As a key decision date approached, Ottawa witnessed a bureaucratic coincidence worthy of Yes Minister. On March 27, just nine days before the deadline, the CRTC announced that it would forbear from regulating TELUS’ local service offerings in Fort McMurray, Alta. Although he did not take part in the decision, Konrad von Finckenstein, the new chair, declared in the accompanying press release that the “decision reflects our commitment to act quickly to bring the benefits of competition to Canadians.”
Cabinet was meeting that same day to take its decision on Bernier’s requested order. For the relevant PCO and PMO officers, here was sufficient proof that the CRTC did indeed finally “get it.” Bernier went to the Cabinet meeting only to discover that his item, approval of the Cabinet order, had been lifted from the agenda. Bernier was not yet prepared to concede defeat. He ordered his political staff to contact senior Bell and TELUS officers to tell them that, unless they were able to give him some help quickly, the order was doomed and the decision would stand. Both companies immediately issued press releases critical of the CRTC’s decision. TELUS said that it was “extremely disappointed” because it said that “the conditions for deregulation they set out are unattainable in any practical sense and . their decision runs entirely contrary to the government’s direction.”
In another coincidence, Bernier had a pre-arranged meeting with Prime Minister Harper that afternoon. Armed with the two press releases, he persuaded the Prime Minister that the need for the order amending the CRTC decision was in fact as strong as ever. As a consequence, Harper instructed officials in both the PMO and the PCO that, unless they had substantive problems with the order, he was authorizing Bernier to announce that the government was varying the CRTC’s decision.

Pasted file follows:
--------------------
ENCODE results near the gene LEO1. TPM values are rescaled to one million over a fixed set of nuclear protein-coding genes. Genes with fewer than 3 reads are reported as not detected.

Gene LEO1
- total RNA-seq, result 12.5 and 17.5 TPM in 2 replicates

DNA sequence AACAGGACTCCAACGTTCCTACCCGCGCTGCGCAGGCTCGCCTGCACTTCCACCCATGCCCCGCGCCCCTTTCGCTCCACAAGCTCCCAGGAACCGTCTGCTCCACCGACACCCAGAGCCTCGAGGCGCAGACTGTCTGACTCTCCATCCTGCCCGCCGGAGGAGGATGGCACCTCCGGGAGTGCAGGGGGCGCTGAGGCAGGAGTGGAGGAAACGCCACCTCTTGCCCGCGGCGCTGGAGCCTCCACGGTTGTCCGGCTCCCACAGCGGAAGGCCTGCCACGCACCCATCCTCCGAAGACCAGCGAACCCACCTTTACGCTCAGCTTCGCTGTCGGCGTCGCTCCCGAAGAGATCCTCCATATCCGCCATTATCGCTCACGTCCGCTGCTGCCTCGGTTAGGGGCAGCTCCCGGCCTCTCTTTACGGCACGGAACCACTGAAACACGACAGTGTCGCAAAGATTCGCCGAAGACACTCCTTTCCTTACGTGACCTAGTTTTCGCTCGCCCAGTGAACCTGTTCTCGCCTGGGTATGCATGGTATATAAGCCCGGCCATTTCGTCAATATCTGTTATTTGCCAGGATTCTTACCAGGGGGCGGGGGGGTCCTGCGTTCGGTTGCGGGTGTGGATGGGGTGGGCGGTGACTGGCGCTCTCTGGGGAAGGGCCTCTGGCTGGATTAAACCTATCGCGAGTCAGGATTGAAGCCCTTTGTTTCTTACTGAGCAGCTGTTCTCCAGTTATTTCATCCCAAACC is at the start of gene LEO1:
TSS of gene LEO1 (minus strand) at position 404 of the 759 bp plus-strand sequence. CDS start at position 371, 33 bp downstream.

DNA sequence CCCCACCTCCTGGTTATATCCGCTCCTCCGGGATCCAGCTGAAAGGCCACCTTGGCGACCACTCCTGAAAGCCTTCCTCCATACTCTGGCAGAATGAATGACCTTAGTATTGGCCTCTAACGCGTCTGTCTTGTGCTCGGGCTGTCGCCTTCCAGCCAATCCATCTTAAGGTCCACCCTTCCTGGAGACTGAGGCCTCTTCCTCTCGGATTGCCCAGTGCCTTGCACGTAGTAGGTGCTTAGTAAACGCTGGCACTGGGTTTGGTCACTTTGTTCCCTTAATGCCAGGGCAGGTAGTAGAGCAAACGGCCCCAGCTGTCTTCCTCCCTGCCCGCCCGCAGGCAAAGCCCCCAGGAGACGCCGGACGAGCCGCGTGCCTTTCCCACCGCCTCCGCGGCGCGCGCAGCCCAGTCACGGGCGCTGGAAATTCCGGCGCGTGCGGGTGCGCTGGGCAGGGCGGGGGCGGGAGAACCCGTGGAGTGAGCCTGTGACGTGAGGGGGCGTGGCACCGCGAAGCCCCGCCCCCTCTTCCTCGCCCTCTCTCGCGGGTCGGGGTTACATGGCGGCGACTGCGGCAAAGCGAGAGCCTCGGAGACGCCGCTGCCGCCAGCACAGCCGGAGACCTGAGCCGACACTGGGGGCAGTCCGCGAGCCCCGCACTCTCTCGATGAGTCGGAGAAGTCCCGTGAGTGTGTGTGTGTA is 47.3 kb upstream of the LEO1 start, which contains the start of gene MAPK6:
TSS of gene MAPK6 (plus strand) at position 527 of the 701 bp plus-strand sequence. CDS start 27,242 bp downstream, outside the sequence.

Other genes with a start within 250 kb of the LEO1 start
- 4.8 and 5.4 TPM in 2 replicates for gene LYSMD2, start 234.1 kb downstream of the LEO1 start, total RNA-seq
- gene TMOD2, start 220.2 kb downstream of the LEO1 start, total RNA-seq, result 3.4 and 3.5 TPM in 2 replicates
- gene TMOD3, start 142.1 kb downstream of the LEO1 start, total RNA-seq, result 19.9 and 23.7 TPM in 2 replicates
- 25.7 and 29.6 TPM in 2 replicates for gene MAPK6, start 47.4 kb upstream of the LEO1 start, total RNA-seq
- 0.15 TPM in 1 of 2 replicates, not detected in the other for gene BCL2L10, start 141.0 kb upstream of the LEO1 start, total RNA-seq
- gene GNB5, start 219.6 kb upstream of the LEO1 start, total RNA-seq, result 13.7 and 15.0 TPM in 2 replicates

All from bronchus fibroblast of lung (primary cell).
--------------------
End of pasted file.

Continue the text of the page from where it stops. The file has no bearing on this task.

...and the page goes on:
On April 4, one day before the legal deadline, Bernier made the announcement that the Cabinet had opted to rewrite fundamentally the CRTC’s original decision and invited the telcos to file for forbearance in a number of major urban markets. This order was undoubtedly the most comprehensive variance of a CRTC decision.
Three weeks after the Cabinet order, the new CRTC chair said, “the message is clear: the government wants to move quickly toward more reliance on market forces in telecom services, less regulation and smarter regulation. I welcome the clarity and I welcome the variation order.” Thus concluded the 12-month series of battles that had been fought following the appointment of Maxime Bernier as minister of industry, battles that the minister had clearly won.
Unfortunately, we will never know whether he would have been able to deliver on the other components of the action plan developed by the Telecom Policy Review Panel because, after little more than a year-and-a-half as industry minister, Bernier was “rewarded” for his performance by being promoted to minister of foreign affairs. But in the short time he was industry minister, he decidedly made a difference that other ministers, past and present, can only envy.
Richard Schultz is James McGill Professor and Chair, Department of Political Science, McGill University. This article is adapted from Telecommunications Policy: What a Difference a Minister Can Make, in How Ottawa Spends: 2008-2009, just published by McGill-Queen’s University Press.